I’ve been blessed to work with people who hold large platforms and use these opportunities to touch many lives. My team and I use our platforms to their full advantage by continuously spreading love as much as we possibly can, especially in these times when it’s needed the most.

What are your “5 Things I Wish Someone Told Me Before I Started” and why? (Please share a story or example for each.)

  1. It’s not going to be as easy as it looks. People often forget what goes into the word “brand”. A brand is not a logo, as many seem to believe. In fact, it is everything surrounding the logo.
  2. Don’t negotiate your prices. I’ve learned that the clients who want to bargain on the worth of your services already don’t understand the value you bring.
  3. You will be alone…a lot. You never realize how much you miss the coworker gossip and the lunchroom drama until you trade it all in for your dream. My email and phone are now my best friends.
  4. Don’t wait until the last minute to do your taxes. Simple response to this… it was a mess. Numbers aren’t really my thing outside of invoice payments.
  5. PR is a luxury service. Not everyone who wants your services can afford your services. Refer back to number two (please, and thank you).

What person wouldn’t want to work doing something they absolutely love. You are an incredible inspiration to a great many people. If you could inspire a movement that would bring the most amount of good to the most amount of people, what would that be? You never know what your idea can trigger.

I’ve always stood strongly against bullying. In my field you see bullying from all angles; television, social media, and blogs. Celebrities and pro athletes are people who live under a microscope, spending their daily lives constantly being judged by the world. So much so that the world forgets that these public figures are still real people, with real feelings, and real lives.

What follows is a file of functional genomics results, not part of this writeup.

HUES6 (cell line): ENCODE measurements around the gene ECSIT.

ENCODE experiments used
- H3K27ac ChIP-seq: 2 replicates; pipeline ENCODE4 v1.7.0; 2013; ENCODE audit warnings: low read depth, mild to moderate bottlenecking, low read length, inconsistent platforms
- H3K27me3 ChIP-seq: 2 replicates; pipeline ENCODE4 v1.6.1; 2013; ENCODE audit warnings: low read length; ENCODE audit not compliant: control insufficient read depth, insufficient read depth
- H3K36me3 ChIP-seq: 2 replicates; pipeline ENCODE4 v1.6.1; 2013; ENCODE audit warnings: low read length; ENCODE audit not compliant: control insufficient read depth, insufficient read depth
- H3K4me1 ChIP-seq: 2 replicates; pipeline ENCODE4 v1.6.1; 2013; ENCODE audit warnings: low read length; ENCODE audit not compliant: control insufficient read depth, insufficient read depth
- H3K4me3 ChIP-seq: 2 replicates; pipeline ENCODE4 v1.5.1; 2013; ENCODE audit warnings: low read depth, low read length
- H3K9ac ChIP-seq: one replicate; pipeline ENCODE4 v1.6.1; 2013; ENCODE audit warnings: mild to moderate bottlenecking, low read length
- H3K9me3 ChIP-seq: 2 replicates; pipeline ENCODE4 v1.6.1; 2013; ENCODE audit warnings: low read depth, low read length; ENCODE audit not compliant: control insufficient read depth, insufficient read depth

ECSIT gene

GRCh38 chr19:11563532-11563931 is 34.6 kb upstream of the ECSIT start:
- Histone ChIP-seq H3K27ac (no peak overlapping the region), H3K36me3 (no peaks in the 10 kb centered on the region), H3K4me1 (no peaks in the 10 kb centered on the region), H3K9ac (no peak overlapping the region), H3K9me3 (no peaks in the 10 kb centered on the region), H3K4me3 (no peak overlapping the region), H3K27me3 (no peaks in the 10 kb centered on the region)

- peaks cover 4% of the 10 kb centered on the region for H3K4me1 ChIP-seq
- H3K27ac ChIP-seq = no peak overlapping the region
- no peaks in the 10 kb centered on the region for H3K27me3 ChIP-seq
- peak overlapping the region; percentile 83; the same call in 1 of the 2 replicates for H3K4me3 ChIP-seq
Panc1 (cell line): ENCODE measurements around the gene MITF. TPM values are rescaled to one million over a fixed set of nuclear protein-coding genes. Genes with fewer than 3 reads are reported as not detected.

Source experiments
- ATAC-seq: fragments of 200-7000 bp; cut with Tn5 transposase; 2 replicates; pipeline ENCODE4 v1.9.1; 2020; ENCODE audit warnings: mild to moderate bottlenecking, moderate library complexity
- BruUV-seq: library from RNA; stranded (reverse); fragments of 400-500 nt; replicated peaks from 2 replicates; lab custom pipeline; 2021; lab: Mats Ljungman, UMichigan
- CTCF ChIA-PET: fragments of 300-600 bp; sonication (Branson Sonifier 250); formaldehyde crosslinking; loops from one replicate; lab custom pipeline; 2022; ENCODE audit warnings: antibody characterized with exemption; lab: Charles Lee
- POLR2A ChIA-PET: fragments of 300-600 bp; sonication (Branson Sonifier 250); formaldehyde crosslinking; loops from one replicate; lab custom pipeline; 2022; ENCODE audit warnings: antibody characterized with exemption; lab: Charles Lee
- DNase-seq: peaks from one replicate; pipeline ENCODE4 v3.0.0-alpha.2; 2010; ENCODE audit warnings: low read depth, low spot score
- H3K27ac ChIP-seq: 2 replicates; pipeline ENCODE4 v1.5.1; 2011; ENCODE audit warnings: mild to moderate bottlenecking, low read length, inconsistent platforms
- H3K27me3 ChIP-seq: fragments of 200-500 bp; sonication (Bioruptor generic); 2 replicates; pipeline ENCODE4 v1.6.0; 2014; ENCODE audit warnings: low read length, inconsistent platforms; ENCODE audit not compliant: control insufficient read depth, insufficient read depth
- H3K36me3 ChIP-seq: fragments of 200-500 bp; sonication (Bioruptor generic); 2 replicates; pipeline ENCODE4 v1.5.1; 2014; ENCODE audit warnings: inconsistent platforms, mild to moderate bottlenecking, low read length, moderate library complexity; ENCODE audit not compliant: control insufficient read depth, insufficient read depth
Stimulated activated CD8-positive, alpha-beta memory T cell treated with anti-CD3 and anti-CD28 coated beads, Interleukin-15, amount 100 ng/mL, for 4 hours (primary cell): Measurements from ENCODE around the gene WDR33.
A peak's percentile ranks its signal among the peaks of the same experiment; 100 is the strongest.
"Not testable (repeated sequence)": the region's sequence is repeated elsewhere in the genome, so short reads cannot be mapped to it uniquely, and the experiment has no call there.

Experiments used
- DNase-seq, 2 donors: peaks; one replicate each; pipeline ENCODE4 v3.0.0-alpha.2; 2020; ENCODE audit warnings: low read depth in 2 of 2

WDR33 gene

Bullying on all levels has become a huge issue, and with the lack of control we now in a world that is dominated by social media, I’m not sure how this monster can be stopped. However, I would love to inspire a movement that continuously works on ways to change and address the issue and begin to help heal our society.

Start planting the seed of mental health recovery in our school classrooms, speaking more on the importance of mental health, and how it’s nothing to be ashamed of. Normalizing mental health recovery and educating our children on the importance of healing yourself from hurt. More importantly showing everyone battling mental health issues that there is light at the end of every tunnel and ways to make it there.

Can you please give us your favorite “Life Lesson Quote”? Can you share how that was relevant to you in your life?

“Focus on growth rather than perfection.”

I’m not quite sure who was the genius behind that, but it stuck with me. I’ve spent so many years planning the perfect life, the perfect location, the perfect career, the perfect mate, the perfect wedding, and the perfect family. I’ve done everything society told me to do in the timeframe society told me to get it done. It certainly did not turn out the way it was “perfectly” meant to be for reasons at the time I couldn’t understand. Now, I look at my imperfect life which introduced me to an unplanned career, that has grown into something that brings me the most joy out of life.

Life taught me that if you spend the same amount of time living life as you do planning it, it will all work itself out in the end.

Some of the biggest names in Business, VC funding, Sports, and Entertainment read this column. Is there a person in the world, or in the US with whom you would love to have a private breakfast or lunch with, and why? He or she might just see this if we tag them.

Having the opportunity to share a meal with Shawn “Jay-Z” Carter would literally be rubbing shoulders with greatness. Jay-Z is the example of staying true to yourself and trusting the journey. Using his platform to shine light on so many hidden society issues for change. Taking his brand from New York hip hop rap artist to worldwide business billionaire, this man is literally unstoppable. It would be an honor to be in his presence of success.

Thank you for these fantastic insights. We greatly appreciate the time you spent on this.